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Talking Mermaids with Lucy Stein

30.06.2020. Art & Culture

Artist Lucy Stein works on the border between land, sky and sea, in the far west of Cornwall. In her work, too, she likes to inhabit the edgelands, swimming between myth and reality, figuration and abstraction, this earthly sphere and the far reaches of the cosmos. One recurrent figure in her paintings is the mermaid: half woman, half fish, torn in fables such as Hans Christian Andersen’s The Little Mermaid between her watery element and human terra firma, between danger and docility, the desire for love and the urge to destroy, or self-destruct.

 

Shameofsirenslores 

The shame of the sirens, 2019 - from the exhibition Lucy Stein, Thesmophoria

 

Though real travel is difficult at the time of writing, Stein’s creative journeys are currently on view in Italy in two different locations. The first is Milan, where Zurich-based Galerie Gregor Staiger is presenting an exhibition of the British artist’s recent paintings, Lucy Stein, Thesmophoria, from 30 June to 29 July. If you can’t make it, never fear: a more permanent display of some of Stein’s recent works in ceramic tile and on paper was recently installed at Le Sirenuse in Positano.

 

SadmermaidpanelRoberto

 

The ceramic work is installed on the terrace of Le Sirenuse’s new classic bar and casual bistrot, Aldo’s Cocktail Bar & Seafood Grill, on a Pompeii-red wall to the right of the entrance. It depicts what might be described as a sad siren, or a moping mermaid, sitting on the edge of a boat that is no bigger than she is. Painted using the wax resist technique – more usually associated with batik fabric dyeing – it’s a wistful, lyrical work, both childlike and all grown-up, balancing light and dark, suggesting depths of emotion, and a backstory, that intrigue the viewer while remaining just out of grasp.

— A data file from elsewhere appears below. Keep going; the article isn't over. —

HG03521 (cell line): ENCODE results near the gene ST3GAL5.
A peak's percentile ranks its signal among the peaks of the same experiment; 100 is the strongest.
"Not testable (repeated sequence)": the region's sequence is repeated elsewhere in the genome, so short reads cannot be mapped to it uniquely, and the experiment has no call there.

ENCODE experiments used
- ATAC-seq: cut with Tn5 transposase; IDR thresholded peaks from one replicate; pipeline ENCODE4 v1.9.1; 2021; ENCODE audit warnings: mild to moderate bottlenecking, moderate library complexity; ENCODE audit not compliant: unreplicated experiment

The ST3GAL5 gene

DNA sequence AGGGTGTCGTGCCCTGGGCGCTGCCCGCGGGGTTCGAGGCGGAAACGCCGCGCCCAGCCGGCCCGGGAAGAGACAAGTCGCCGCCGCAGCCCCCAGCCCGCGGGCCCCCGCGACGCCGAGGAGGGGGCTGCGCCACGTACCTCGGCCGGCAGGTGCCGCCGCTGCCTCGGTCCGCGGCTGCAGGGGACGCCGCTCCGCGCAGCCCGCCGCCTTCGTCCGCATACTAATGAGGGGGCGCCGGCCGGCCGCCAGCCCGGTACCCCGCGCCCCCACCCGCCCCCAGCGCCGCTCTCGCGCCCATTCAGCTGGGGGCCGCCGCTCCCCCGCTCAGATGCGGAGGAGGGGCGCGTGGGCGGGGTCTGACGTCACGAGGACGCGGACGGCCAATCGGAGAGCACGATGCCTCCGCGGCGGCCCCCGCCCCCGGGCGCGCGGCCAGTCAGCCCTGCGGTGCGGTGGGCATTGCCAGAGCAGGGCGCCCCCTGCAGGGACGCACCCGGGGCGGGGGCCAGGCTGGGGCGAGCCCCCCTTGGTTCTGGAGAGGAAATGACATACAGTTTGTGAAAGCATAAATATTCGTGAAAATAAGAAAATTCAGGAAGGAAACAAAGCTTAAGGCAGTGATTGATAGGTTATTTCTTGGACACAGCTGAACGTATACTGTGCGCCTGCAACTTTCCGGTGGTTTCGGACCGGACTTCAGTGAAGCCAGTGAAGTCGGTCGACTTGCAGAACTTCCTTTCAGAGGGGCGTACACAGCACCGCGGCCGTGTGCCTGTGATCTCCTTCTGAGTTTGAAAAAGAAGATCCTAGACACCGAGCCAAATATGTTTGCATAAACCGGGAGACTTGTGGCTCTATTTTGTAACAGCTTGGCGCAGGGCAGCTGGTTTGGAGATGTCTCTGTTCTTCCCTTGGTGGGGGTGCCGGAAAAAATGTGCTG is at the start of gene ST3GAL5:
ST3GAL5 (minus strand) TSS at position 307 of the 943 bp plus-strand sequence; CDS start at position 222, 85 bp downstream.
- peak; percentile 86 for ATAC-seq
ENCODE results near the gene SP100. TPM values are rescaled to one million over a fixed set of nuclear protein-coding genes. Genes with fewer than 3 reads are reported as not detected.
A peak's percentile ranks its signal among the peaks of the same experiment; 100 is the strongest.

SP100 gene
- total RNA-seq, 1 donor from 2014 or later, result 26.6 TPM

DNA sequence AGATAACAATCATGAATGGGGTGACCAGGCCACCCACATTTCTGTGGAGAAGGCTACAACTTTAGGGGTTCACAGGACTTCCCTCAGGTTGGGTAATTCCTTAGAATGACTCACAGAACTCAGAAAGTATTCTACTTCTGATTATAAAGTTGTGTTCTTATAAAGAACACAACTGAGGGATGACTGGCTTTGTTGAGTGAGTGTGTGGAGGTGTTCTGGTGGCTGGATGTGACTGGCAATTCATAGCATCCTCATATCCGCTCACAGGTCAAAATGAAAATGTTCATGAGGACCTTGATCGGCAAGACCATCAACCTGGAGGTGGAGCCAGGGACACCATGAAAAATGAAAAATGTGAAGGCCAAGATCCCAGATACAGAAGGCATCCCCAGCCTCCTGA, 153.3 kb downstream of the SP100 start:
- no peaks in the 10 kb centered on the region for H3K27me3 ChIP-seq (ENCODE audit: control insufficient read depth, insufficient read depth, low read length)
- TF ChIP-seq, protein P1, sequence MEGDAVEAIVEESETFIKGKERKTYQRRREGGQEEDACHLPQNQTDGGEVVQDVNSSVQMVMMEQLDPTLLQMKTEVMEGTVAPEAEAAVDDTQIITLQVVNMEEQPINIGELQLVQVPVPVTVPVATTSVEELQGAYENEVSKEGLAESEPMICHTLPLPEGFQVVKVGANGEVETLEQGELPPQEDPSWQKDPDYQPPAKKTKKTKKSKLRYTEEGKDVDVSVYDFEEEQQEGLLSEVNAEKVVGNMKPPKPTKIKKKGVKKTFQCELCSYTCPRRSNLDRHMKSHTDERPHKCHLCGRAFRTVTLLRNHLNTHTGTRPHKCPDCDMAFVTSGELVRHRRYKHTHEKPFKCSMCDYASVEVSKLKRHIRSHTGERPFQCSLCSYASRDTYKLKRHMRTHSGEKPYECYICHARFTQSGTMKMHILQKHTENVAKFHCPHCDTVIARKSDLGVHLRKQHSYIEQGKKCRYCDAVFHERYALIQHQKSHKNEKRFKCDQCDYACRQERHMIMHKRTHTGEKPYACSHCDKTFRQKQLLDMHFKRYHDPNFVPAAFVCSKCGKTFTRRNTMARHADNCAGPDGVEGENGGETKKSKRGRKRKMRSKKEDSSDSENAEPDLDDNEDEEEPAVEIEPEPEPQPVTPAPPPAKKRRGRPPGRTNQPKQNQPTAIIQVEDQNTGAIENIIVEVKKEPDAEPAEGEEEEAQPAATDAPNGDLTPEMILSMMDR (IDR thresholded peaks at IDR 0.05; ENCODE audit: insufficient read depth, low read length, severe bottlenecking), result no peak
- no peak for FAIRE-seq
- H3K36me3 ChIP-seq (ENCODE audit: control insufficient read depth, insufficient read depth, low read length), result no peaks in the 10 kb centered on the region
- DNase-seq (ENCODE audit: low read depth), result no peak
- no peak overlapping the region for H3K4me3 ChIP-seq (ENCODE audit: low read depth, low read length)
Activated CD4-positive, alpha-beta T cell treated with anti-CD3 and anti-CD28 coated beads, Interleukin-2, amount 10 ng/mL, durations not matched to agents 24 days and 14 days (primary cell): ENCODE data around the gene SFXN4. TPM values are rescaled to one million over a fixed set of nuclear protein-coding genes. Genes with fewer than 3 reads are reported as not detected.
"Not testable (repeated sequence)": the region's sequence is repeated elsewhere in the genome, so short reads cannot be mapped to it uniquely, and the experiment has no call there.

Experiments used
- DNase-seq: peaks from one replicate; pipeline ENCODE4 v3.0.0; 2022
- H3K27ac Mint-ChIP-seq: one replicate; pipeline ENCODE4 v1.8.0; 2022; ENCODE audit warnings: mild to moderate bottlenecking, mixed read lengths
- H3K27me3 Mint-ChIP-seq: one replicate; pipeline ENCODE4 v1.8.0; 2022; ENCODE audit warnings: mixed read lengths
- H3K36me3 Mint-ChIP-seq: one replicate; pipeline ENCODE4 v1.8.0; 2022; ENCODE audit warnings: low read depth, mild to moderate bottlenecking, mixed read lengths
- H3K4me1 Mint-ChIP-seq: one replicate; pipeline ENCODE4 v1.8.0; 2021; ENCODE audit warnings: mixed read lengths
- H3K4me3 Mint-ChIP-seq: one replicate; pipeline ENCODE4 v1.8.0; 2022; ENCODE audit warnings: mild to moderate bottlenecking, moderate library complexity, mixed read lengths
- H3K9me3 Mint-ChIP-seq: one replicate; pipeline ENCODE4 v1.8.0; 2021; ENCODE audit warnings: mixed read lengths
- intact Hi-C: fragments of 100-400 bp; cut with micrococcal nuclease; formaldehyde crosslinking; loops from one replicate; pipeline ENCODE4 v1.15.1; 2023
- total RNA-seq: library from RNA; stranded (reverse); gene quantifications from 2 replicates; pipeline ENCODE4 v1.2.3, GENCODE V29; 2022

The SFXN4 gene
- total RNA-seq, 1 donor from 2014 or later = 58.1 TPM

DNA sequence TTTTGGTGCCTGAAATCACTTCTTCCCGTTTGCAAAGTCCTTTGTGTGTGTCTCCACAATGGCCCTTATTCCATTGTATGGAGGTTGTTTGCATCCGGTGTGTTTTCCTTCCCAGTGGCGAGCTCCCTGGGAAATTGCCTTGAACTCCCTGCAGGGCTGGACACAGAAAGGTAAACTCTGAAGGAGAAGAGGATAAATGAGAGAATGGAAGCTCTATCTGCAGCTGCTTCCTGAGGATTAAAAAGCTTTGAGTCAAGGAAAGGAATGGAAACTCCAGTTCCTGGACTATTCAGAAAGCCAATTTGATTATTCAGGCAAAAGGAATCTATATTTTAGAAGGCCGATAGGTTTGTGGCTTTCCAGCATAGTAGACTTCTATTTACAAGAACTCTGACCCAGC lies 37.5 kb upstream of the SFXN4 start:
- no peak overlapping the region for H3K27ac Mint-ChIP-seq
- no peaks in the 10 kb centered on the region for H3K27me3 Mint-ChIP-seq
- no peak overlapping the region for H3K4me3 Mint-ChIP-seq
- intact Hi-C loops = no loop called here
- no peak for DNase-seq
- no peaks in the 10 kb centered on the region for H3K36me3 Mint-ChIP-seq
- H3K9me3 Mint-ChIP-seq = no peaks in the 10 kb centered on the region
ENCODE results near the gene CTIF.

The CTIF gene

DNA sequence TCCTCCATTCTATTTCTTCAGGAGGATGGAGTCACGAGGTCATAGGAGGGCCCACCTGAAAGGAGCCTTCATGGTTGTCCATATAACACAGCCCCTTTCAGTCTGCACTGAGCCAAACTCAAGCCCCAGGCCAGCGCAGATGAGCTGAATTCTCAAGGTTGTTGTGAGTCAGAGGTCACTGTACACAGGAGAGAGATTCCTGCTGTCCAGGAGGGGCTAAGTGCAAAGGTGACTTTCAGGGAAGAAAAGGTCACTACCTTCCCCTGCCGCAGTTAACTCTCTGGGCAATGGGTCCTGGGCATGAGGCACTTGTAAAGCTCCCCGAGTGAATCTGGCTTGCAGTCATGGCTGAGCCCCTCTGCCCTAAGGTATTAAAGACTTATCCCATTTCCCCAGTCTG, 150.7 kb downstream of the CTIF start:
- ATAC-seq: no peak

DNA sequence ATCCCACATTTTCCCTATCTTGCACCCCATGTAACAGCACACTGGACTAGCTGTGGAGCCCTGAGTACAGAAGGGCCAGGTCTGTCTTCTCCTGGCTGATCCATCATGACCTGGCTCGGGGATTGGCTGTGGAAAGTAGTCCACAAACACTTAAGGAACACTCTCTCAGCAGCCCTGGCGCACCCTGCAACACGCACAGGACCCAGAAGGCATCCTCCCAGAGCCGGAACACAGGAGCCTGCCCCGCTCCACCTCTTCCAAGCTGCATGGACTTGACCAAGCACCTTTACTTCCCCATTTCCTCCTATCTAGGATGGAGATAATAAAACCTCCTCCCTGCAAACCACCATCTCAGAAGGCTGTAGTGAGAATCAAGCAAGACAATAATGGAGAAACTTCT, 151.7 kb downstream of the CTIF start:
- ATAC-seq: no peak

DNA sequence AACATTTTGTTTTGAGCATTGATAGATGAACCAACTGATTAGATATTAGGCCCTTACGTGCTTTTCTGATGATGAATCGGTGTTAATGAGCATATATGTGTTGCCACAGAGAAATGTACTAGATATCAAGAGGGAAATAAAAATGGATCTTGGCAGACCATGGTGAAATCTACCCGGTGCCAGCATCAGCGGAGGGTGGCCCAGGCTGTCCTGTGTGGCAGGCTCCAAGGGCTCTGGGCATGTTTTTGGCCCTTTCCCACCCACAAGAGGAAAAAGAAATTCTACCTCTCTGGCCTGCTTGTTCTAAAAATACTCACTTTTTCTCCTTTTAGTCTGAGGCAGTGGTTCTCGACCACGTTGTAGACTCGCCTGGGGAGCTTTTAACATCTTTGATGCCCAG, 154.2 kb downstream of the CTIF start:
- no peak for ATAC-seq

MermaidtwixtsunandmoonRoberto

 

Also on view at Le Sirenuse, on the staircase leading down from Aldo’s to the La Sponda restaurant, are a series of mermaid-themed ink drawings by Stein. Some of these motifs flow back into Aldo’s, appearing in the form of jaunty vignettes on the bar-bistrot’s printed menu. Stein’s mermaids pose, all eyes open, between sun and moon, flirt with and tease a sly octopus, gaze, champagne glass in hand, at an androgynous moon, canoodle in the waves beneath a disapproving (or possibly jealous?) sun.

Trained at the Glasgow School of Art and de Ateliers in Amsterdam, Stein has been exhibiting solo and in group shows for over ten years. I talked to her long-distance as she was working in her studio in Newlyn, Cornwall, in between nursing her youngest child, Sylvia, who was born earlier this year. My first question had to be: why mermaids?

 

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Crescent moon over pz, 2019 - from the exhibition Lucy Stein, Thesmophoria 

 

“For me they’re a really rich metaphor”, Stein replied. “There’s a feminist sense of what has been suppressed and subdued throughout cultural history, and all the things that go with that, like intuition, empathy, care. It’s complicated, but it’s something to do with the connection between the thing that has been suppressed and this oceanic feeling of boundlessness”.

Those who grew up with the Disney version of Hans Christian Andersen’s The Little Mermaid are used to the sanitised, safe version of the myth, but the British artist believes that “mermaids still have enormous power… I think for women the siren is still a very strong image to connect with”. For Stein, the mermaid is more than a subject – in her nature, she mirrors the artist’s own creative “battle… between the lyrical and the sweet, between the saccharine and the very rough, raw, angsty and ugly. Mermaids are always connected with thoughts of death, and the sea as a frightening place… of the unconscious rolling up from the depths”. Stein reveals that she has “a personal connection with this, to do with deaths in my family that happened in the sea or near the sea when I was young… so I’ve always felt this very strong need to get to the bottom of what it means to be making art from this specific place… being on the edge of something, plunging into it”.

 

Saturninelores

 Saturnine, 2019 - from the exhibition Lucy Stein, Thesmophoria